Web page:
Community honors fallen soldier
IDAHO FALLS — Even the weather honored U.S. Army Sgt. Ryan David Sharp at his funeral Monday. It was balmy and bright.
Sharp, age 28, died Saturday, Dec. 3, at Landstuhl Regional Medical Center in Landstuhl, Germany, from injuries suffered while on a military mission in Afghanistan's Kandahar province as part of Operation Enduring Freedom.
Sharp was carrying a fallen soldier back to the safety of the company stronghold when he was hit by a improvised explosive device (IED). He lived 12 days before succumbing to his injuries.
Sharp's parents, David and Lynette Sharp, were able to travel to Germany to be with their son at the hospital.
On Facebook, one of his fellow soldiers wrote, "Where else would he be? Cpl. Sharp sustained injuries that knocked him down but not out. For 12 days, he gave it a Herculean effort. He reminds us to fight back; to overcome adversity that lays before us."
Another soldier wrote, "Cpl. Sharp, you are one of the best men I have met in the Army. I will miss your smile, wit and leadership. Thanks for your advice."
Sharp was promoted to the rank of sergeant after his injuries.
At his memorial service in Afghanistan, Lt. Col. Kidd said, "Sharp was the best armorer in the battalion. He was engaged with almost every soldier in his company nearly on a daily basis.
"He loved his job, his buddies and his company," the colonel said.
At his funeral service in Idaho Falls, Sharp's sister, Michelle Harrison, said, "Ryan was proud to be a soldier. He did it to exactness. He did his job with integrity.
"He was a good soldier, a good father, a good son, a good brother and a good friend," said Harrison.
She also noted that this week the rest of his company returned from Afghanistan.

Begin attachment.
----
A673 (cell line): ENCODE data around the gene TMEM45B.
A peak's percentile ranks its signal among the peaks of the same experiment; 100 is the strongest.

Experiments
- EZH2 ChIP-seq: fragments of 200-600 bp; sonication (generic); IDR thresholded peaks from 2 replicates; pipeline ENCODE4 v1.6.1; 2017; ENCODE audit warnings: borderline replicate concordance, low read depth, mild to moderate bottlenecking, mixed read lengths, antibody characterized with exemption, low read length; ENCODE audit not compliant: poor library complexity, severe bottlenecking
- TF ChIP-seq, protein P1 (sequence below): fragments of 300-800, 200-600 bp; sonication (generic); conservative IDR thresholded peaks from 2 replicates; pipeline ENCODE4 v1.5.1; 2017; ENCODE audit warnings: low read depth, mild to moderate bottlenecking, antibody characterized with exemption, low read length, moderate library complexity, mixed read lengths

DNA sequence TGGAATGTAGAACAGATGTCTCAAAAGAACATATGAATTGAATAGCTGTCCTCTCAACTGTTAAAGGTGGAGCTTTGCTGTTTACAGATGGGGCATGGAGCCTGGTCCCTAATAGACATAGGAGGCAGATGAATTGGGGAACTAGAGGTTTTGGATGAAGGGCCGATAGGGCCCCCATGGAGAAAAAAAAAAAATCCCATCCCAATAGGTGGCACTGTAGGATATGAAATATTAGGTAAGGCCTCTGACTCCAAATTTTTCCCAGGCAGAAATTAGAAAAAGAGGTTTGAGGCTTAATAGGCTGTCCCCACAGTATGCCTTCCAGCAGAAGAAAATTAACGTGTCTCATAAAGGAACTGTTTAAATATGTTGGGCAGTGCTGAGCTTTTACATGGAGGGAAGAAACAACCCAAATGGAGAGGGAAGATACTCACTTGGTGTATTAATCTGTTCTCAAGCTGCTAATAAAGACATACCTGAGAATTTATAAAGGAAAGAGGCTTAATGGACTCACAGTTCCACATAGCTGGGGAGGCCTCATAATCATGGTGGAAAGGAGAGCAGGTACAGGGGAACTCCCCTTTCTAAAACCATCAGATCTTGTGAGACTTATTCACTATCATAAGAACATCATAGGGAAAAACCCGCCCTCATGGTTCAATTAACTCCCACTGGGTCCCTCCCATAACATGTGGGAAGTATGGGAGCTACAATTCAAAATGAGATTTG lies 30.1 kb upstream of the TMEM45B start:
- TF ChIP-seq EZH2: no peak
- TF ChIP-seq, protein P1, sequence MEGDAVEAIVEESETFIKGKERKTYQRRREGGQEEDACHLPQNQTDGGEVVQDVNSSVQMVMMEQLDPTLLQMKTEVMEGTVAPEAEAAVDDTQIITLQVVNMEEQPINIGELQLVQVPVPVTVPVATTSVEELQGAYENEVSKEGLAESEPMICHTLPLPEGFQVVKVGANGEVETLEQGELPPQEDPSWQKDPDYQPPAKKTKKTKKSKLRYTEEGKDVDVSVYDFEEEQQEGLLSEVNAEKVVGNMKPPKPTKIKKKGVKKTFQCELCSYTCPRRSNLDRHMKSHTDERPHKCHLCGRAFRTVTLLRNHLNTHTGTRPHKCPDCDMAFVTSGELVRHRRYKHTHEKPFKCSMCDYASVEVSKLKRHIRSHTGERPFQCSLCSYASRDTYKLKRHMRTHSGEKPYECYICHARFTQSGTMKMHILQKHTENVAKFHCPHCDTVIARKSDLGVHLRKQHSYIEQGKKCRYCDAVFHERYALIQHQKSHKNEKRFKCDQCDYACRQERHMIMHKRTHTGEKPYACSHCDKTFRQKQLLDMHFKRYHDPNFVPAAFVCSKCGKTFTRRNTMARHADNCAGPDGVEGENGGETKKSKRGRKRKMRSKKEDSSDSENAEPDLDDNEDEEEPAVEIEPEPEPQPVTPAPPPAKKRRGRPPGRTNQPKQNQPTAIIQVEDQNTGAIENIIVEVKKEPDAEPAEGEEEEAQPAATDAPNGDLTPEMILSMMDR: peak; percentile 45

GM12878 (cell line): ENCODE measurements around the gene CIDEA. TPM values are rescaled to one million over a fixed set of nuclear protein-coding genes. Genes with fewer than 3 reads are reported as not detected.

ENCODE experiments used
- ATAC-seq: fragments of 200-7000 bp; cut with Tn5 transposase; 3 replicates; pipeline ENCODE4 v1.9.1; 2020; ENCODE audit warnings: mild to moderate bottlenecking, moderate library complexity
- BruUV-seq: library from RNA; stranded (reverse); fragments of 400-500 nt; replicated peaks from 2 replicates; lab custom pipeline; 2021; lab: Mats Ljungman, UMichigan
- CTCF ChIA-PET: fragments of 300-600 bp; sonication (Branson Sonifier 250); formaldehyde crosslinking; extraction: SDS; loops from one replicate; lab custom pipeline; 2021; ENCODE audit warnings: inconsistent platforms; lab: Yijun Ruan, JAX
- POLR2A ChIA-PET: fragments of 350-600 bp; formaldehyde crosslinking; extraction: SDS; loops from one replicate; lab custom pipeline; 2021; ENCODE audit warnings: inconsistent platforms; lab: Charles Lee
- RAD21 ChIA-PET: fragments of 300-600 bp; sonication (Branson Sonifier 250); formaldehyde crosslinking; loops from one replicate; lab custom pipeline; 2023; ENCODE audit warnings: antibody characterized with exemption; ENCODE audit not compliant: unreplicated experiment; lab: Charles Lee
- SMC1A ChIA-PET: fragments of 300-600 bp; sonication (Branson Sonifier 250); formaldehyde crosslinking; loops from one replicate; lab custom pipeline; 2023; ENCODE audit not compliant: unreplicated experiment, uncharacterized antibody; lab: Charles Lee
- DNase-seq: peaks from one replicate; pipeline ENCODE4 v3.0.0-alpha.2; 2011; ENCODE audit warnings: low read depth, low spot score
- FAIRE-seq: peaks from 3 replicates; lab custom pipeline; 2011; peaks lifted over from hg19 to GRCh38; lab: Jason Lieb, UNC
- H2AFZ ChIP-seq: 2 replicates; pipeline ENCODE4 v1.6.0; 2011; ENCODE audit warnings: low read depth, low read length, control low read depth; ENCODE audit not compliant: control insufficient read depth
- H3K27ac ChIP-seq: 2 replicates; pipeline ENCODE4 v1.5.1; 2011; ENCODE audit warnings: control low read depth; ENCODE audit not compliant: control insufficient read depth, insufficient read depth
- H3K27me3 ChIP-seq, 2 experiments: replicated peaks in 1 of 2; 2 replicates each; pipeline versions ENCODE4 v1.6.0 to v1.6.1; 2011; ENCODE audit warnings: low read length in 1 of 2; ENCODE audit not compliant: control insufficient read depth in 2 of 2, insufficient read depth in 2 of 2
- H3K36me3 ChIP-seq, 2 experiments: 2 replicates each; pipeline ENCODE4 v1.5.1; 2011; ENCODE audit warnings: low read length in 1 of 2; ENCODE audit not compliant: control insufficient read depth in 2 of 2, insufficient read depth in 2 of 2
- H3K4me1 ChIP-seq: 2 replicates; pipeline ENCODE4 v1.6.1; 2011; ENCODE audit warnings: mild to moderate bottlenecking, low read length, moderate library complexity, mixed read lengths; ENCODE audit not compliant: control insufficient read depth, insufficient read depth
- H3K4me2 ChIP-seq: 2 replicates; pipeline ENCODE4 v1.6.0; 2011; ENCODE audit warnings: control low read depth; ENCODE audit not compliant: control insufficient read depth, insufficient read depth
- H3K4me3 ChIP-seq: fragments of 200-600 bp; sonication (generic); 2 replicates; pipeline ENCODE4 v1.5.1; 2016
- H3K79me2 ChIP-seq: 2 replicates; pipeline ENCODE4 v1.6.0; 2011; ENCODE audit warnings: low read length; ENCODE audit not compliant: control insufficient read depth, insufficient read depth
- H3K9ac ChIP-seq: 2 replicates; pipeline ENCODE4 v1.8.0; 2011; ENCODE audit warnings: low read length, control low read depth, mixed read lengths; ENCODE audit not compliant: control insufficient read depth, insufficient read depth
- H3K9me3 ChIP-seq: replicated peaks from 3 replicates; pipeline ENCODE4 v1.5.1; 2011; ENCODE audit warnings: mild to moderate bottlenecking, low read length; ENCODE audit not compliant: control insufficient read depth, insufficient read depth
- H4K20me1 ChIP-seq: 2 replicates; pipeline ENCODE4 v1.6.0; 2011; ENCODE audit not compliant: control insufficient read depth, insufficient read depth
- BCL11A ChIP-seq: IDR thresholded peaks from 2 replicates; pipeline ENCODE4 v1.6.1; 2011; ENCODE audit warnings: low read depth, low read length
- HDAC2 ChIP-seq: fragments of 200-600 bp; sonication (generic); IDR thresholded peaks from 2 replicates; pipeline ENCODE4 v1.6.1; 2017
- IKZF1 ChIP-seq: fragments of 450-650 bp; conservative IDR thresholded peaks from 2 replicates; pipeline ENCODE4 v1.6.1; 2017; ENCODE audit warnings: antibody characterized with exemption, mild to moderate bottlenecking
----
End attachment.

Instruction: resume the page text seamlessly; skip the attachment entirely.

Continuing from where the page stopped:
Sharp was assigned to the 2nd Battalion, 34th Armor Regiment, 1st Brigade Combat Team, 1st Infantry Division, Fort Riley, Kan.
Sharp died during his third overseas deployment.
He served his first tour of duty in Iraq and his second and third tours in Afghanistan. For his actions, he received a Purple Heart, Bronze Star and Combat Action Badge.
His parents' were presented his Purple Heart while they waited in the German hospital with him. They were presented his Bronze Star at his funeral.
Idaho Army National Guard commander Brig, Gen. Alan Gayhart said, "With honor, integrity and devotion, he fought to give us our freedoms.
"The nation is indebted to Sgt. Sharp for his sacrifice and the service [he] gave to the nation."
Gayhart quoted President Benjamin Harrison, who, on May 30, 1891, said, "I have never been able to think of the day as one of mourning; I have never quite been able to feel that half-masted flags were appropriate on Decoration Day. I have rather felt that the flag should be at the peak, because those whose dying we commemorate rejoiced in seeing it where their valor placed it.
"We honor them in a joyous, thankful, triumphant commemoration of what they did. We mourn for them as comrades who have departed, but we feel the glory of their dying and the glory of their achievement covers all our great country, and has set them in an imperishable roll of honor," Pres. Harrison concluded.
Military rites were conducted by the Bonneville County Memorial Veterans Team and Idaho Honor Guard. Pallbearers were from the Idaho Army National Guard Honor Guard.
A memorial fund has been set up through Westmark Credit Union, P.O. Box 2869, Idaho Falls, Idaho 83403. The money will be used for his daughters, 8-year-old Sarah and 6-year-old Mia, and to help with funeral expenses.